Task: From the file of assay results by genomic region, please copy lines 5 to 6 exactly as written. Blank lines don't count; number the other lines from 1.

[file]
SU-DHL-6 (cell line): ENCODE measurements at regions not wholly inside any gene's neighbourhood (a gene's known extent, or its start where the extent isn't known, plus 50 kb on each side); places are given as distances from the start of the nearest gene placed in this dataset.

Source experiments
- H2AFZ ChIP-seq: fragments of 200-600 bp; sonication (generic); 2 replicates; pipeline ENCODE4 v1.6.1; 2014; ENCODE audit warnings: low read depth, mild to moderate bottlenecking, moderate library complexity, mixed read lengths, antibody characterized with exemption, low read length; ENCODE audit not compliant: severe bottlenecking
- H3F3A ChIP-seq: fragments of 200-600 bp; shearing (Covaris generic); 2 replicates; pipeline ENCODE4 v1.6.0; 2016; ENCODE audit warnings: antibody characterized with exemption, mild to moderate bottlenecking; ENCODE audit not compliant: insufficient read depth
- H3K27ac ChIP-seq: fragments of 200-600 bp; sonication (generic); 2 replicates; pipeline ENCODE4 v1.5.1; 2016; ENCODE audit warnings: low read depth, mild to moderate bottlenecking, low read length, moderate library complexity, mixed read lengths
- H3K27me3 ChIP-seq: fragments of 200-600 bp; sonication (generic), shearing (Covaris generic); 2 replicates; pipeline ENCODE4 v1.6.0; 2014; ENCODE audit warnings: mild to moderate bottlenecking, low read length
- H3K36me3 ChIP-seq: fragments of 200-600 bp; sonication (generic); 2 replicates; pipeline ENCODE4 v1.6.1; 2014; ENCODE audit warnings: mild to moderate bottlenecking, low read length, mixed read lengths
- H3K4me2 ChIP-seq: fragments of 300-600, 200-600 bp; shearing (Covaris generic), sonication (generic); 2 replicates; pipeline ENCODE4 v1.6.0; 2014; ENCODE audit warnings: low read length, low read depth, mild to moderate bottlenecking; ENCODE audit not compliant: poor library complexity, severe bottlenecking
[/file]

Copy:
- H3K27ac ChIP-seq: fragments of 200-600 bp; sonication (generic); 2 replicates; pipeline ENCODE4 v1.5.1; 2016; ENCODE audit warnings: low read depth, mild to moderate bottlenecking, low read length, moderate library complexity, mixed read lengths
- H3K27me3 ChIP-seq: fragments of 200-600 bp; sonication (generic), shearing (Covaris generic); 2 replicates; pipeline ENCODE4 v1.6.0; 2014; ENCODE audit warnings: mild to moderate bottlenecking, low read length